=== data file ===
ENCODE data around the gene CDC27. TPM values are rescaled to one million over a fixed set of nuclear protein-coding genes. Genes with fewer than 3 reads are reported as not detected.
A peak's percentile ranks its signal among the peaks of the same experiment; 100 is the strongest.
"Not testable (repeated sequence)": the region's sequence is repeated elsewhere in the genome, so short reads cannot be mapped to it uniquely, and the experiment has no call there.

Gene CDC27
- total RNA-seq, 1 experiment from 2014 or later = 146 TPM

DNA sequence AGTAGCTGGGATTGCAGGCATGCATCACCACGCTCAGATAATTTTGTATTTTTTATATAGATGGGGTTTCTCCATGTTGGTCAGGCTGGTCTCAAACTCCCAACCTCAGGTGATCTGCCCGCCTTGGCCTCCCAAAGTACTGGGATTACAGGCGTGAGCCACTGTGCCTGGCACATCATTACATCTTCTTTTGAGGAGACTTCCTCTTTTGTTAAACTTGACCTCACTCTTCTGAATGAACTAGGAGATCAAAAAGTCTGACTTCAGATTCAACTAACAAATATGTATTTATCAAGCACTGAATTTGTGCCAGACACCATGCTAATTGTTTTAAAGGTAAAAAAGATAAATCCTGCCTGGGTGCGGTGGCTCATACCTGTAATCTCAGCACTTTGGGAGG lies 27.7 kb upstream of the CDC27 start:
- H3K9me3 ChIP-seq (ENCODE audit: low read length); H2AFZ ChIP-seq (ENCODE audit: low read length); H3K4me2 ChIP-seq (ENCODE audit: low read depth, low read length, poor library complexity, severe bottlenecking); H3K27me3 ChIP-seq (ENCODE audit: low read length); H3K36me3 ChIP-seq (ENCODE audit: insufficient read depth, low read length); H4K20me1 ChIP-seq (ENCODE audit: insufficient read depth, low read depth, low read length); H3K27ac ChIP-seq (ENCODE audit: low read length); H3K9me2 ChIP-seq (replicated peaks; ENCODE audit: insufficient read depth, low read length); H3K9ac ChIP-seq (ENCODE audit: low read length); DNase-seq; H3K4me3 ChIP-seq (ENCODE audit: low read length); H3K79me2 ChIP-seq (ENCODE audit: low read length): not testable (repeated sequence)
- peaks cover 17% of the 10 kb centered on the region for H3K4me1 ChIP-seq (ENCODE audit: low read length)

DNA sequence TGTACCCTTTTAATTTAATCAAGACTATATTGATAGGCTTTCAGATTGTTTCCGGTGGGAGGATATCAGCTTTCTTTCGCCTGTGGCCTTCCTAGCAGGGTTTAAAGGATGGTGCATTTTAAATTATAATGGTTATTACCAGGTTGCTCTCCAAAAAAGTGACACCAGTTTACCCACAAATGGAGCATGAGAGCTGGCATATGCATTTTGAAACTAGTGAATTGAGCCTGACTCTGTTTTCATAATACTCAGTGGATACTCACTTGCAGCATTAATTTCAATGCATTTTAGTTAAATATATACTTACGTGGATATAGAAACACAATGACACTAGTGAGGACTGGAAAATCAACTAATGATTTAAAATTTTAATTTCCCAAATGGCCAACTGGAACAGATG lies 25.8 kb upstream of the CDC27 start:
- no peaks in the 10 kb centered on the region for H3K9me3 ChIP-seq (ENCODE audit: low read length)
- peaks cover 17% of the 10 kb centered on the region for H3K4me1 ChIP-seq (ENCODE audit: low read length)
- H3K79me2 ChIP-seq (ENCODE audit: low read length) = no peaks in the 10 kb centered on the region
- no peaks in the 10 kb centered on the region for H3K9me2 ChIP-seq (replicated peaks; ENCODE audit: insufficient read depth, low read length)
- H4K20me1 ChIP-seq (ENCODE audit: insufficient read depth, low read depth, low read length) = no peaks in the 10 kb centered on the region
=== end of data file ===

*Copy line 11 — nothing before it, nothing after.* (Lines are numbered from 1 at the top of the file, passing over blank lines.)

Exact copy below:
- peaks cover 17% of the 10 kb centered on the region for H3K4me1 ChIP-seq (ENCODE audit: low read length)